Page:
Aside from college football, one of the things I really look forward to in the fall is the fresh-hop beers that come around. For the uninitiated, fresh-hop beers are those made with, er, fresh hops instead of pelletized hops. Hops are harvested in the fall and the fresh-hop beers are made soon after harvest time. The beers tend to be extra flavorful and delicious.
Thanks to Sierra Nevada, we don’t have to wait for fall to have a fresh-hop beer. Sierra Nevada recently introduced its Southern Hemisphere Harvest Ale, which uses fresh hops from New Zealand, where hops are harvested in the spring instead of the fall because the seasons run opposited down there. The Southern Hemisphere Harvest Ale can be found in bottles at BevMo and other good bottle shops, and on tap at various bars around San Diego. I guess it was introduced in May but only recently made it to San Diego.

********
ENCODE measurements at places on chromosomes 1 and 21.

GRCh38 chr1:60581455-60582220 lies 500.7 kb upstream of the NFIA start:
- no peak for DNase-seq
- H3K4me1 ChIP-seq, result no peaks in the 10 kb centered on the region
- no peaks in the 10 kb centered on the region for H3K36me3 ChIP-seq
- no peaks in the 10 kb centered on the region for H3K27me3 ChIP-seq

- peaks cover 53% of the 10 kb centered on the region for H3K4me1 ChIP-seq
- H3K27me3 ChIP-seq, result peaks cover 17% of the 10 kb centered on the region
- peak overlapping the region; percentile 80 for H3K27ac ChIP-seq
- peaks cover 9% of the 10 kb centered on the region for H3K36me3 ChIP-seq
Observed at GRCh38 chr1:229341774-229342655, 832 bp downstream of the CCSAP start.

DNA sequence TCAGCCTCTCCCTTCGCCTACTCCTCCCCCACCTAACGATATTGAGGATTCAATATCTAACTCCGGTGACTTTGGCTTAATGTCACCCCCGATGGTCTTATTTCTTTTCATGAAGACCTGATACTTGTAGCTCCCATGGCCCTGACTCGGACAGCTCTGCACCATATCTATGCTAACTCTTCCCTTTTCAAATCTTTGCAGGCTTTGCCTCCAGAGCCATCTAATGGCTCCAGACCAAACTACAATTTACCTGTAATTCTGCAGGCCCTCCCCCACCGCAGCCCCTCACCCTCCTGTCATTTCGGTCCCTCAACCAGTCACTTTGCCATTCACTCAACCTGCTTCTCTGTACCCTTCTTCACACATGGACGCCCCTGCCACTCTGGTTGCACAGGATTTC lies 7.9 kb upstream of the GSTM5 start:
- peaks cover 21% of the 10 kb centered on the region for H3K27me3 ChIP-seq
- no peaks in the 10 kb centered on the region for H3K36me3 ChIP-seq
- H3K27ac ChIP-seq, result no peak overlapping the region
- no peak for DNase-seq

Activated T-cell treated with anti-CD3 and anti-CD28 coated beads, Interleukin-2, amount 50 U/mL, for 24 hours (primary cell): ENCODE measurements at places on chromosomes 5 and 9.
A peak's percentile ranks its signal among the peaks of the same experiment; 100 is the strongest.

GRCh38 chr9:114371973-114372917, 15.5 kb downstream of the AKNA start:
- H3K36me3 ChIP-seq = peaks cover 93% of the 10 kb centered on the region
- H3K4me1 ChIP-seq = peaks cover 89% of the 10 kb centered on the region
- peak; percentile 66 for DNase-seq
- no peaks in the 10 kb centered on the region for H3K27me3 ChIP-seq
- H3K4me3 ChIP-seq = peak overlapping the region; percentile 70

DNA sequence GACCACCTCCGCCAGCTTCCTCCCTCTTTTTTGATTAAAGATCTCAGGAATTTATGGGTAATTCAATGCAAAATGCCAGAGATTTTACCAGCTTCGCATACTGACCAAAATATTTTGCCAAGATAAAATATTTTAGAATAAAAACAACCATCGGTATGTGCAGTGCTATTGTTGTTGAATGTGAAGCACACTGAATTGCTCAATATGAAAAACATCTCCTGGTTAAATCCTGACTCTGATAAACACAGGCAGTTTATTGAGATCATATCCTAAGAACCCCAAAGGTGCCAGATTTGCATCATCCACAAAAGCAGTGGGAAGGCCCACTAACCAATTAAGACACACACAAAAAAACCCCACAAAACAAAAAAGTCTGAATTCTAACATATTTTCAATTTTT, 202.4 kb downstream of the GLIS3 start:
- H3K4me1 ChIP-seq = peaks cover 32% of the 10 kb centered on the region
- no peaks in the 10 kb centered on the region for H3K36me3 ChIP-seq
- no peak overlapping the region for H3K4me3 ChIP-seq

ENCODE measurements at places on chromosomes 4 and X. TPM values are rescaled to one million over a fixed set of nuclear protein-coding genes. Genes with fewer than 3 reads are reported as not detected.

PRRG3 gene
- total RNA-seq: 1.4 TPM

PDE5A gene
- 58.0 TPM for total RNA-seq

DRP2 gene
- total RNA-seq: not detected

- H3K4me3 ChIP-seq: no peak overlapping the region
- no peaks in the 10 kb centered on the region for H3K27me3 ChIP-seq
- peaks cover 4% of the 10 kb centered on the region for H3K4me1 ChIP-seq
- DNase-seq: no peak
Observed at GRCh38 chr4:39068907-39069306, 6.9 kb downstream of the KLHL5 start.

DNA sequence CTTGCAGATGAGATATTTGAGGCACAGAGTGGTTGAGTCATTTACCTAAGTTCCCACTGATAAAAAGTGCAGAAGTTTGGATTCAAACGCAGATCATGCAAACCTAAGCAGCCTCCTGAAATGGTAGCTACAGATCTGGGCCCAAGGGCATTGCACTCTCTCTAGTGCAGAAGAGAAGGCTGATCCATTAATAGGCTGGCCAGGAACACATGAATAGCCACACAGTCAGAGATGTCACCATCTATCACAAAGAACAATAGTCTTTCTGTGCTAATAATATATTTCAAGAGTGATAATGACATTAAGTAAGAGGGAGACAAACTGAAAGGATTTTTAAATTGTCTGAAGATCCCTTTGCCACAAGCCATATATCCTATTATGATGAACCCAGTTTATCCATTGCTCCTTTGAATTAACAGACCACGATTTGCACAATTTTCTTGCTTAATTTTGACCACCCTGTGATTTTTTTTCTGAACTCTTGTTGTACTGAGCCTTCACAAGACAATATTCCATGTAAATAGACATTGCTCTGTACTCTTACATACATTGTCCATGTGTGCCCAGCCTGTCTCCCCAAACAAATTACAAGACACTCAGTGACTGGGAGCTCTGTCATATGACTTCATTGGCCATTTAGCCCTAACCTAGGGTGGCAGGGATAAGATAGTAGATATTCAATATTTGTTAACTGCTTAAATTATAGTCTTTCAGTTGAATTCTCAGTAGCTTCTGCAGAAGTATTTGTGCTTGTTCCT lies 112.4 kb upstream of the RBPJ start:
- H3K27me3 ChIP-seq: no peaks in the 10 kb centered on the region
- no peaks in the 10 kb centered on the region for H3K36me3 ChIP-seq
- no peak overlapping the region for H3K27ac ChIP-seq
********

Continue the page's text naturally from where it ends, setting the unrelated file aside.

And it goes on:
According to the label on the bottles, Sierra Nevada made arrangements to get the hops from New Zealand and begin brewing with them at Sierra Nevada’s brewery in Chico within a week after harvest time. It was worth the effort. The Southern Hemisphere Harvest Ale has the characteristics of a good fresh-hop ale, and is a nice treat.
Here’s some more info, from the Sierra Nevada Web site:
|alcohol content 6.7% by volume||yeast Ale Yeast|
|beginning gravity 14.7 Plato||bittering hops Pacific Halertau|
|ending gravity 3.9 Plato||finishing hops New Zealand Motueka & New Zealand Southern Cross|
|bitterness units 66||malts Pale & Caramel|